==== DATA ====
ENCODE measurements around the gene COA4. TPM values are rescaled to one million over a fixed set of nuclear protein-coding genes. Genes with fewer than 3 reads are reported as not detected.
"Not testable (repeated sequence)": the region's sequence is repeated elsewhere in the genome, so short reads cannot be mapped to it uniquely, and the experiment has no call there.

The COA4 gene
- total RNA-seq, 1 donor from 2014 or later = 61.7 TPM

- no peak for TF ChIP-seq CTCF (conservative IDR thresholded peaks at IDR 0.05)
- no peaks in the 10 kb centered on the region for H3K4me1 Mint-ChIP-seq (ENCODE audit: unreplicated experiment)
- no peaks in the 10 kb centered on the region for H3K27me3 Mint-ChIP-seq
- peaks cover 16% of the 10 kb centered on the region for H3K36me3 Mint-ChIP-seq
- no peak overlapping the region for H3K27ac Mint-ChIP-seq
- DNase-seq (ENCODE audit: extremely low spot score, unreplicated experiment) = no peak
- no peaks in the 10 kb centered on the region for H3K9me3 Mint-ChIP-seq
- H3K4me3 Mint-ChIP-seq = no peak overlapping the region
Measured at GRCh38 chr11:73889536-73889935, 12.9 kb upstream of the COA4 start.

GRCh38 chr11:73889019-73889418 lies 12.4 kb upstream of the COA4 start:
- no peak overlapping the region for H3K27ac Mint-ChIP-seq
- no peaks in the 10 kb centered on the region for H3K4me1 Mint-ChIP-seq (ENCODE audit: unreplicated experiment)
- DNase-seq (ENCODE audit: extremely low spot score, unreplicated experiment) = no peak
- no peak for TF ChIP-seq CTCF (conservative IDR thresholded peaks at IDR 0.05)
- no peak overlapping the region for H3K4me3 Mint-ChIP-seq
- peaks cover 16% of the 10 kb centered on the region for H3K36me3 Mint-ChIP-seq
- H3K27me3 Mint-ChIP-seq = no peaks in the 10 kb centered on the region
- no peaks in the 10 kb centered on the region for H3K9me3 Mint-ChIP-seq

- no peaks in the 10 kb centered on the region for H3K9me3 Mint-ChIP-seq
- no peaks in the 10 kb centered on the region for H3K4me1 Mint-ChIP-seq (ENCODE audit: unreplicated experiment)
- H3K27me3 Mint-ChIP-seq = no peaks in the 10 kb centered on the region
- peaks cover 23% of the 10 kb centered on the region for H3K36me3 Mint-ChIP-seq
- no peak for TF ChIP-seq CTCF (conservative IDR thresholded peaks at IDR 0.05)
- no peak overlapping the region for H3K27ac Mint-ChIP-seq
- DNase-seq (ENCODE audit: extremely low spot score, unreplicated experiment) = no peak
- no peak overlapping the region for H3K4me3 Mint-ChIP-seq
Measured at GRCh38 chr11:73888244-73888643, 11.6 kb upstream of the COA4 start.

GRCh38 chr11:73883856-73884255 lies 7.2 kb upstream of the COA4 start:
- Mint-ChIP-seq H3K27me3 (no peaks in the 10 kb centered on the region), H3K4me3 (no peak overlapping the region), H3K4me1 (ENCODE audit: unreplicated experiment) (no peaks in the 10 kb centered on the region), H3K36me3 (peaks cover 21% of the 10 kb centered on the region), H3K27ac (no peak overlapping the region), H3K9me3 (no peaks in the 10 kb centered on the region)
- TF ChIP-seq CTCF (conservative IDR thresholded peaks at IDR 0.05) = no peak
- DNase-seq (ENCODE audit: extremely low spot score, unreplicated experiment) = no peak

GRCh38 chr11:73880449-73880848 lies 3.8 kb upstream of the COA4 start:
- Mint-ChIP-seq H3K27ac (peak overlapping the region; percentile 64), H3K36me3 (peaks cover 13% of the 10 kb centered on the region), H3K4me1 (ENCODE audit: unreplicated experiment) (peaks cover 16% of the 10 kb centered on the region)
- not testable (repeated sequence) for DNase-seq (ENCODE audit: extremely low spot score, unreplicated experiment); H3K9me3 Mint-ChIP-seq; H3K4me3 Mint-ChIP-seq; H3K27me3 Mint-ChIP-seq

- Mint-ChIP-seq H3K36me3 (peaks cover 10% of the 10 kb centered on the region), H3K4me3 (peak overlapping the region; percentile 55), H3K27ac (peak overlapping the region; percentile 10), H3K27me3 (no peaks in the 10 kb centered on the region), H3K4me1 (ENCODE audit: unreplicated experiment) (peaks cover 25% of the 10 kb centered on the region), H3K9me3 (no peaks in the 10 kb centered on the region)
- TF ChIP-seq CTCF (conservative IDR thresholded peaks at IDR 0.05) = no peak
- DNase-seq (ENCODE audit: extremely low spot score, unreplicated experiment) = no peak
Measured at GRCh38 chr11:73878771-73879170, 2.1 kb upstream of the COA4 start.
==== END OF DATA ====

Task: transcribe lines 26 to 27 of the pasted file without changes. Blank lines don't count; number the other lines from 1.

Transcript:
- peaks cover 23% of the 10 kb centered on the region for H3K36me3 Mint-ChIP-seq
- no peak for TF ChIP-seq CTCF (conservative IDR thresholded peaks at IDR 0.05)